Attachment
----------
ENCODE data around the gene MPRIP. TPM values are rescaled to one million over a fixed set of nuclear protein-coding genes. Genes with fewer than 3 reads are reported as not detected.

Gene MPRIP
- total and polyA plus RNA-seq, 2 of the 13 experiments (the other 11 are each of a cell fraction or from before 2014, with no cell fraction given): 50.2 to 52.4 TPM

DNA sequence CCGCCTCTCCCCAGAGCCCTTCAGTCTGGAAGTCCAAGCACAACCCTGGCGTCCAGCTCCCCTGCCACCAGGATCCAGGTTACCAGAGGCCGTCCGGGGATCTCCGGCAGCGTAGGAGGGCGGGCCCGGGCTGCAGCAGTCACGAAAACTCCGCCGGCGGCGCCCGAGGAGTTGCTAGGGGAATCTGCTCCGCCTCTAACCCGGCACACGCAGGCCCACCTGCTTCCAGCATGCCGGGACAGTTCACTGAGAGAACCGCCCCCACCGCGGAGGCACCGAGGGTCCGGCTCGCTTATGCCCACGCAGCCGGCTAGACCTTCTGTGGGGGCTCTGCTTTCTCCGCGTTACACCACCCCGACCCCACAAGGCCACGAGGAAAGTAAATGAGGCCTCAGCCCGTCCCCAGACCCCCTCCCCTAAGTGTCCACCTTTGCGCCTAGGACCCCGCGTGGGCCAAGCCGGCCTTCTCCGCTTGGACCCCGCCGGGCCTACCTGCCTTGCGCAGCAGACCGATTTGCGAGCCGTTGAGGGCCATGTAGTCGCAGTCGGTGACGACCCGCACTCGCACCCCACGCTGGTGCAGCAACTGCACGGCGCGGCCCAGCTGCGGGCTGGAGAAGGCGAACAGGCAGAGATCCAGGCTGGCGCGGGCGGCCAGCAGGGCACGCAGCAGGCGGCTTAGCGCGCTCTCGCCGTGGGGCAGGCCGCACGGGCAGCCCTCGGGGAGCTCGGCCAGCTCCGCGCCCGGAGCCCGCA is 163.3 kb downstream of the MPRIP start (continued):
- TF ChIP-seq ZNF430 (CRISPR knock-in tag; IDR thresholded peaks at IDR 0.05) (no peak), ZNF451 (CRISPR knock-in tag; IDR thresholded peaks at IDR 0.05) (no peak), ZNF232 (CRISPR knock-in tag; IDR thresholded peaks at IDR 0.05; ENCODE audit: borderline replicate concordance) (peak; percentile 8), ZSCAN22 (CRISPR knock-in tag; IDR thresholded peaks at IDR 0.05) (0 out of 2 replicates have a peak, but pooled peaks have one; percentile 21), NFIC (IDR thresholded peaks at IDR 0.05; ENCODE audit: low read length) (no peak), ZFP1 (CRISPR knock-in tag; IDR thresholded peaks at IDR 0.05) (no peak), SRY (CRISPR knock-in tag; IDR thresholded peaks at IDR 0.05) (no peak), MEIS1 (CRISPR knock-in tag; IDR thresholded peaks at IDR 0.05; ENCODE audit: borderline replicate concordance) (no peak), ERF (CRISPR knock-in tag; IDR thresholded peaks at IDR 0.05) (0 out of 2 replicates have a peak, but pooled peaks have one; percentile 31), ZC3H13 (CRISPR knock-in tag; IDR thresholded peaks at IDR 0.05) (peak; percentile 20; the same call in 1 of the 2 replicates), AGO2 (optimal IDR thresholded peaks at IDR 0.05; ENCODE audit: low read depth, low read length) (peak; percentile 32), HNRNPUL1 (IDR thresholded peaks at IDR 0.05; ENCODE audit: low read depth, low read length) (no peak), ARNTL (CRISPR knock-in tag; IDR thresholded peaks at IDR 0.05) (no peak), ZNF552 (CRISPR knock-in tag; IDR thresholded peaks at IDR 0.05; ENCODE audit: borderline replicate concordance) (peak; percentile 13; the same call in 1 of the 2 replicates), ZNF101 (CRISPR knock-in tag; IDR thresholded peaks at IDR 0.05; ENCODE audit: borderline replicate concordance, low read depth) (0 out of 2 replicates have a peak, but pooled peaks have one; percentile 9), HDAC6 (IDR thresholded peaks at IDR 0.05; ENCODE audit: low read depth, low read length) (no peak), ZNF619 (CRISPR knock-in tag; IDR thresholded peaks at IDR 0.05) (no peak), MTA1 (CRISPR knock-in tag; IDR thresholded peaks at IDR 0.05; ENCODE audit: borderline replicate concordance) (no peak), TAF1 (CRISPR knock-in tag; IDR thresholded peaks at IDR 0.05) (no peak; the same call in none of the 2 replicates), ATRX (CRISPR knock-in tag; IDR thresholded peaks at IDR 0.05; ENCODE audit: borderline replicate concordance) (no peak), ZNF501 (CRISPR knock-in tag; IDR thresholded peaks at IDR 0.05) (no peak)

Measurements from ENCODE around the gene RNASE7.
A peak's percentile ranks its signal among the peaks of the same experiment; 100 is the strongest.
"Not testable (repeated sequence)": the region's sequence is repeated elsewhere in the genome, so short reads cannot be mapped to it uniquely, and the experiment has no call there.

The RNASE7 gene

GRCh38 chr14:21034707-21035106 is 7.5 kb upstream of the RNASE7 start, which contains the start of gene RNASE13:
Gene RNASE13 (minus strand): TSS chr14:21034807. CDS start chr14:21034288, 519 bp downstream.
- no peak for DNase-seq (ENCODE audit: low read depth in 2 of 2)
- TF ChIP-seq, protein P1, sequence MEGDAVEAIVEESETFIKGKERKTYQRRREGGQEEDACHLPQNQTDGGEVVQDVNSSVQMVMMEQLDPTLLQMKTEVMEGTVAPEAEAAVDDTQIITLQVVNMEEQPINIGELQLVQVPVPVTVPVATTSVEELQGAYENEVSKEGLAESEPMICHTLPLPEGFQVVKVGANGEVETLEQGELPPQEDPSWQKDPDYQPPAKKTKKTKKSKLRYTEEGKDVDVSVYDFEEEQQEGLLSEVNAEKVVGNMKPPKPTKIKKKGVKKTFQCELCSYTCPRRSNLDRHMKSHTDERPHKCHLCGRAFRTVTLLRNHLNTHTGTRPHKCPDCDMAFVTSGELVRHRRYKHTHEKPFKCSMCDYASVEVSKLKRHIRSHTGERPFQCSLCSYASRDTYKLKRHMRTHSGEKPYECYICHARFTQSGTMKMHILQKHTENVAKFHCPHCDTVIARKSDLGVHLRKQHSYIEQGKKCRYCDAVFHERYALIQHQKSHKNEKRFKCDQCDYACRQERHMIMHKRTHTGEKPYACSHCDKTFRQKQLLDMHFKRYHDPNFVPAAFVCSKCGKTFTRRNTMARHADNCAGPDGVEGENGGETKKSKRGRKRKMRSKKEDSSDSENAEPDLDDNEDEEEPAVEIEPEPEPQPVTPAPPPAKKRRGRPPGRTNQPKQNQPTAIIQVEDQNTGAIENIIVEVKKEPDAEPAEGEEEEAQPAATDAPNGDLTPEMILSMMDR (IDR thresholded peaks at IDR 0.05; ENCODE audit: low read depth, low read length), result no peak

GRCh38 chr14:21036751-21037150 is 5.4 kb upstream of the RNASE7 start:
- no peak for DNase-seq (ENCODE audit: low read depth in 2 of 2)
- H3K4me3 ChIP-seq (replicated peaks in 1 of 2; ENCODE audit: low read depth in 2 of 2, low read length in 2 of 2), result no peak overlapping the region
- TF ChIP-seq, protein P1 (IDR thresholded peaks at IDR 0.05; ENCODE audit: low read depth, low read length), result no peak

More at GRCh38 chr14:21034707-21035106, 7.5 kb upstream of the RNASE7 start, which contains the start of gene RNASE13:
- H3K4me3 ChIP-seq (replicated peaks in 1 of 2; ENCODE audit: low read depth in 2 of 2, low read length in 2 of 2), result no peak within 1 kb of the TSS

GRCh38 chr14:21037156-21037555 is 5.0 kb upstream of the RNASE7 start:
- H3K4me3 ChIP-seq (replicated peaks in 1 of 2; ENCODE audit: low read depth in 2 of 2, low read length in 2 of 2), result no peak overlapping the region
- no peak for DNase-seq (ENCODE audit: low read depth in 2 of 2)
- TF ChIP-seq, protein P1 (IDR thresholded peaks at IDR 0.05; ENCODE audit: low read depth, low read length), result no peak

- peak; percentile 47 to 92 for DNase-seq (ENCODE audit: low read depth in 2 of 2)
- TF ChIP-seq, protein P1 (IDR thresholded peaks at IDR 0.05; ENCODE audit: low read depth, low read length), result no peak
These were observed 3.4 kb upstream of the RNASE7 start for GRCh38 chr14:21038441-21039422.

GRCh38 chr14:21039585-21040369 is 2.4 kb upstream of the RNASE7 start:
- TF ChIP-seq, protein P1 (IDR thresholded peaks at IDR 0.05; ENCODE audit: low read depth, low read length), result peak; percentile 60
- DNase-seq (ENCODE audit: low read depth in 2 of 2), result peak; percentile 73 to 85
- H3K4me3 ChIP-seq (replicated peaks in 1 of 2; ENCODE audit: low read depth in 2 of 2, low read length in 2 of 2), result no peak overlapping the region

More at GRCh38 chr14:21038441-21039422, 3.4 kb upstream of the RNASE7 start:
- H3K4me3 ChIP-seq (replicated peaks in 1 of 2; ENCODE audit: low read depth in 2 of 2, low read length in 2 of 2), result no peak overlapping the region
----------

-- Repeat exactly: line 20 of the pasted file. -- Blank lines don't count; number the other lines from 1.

GRCh38 chr14:21037156-21037555 is 5.0 kb upstream of the RNASE7 start: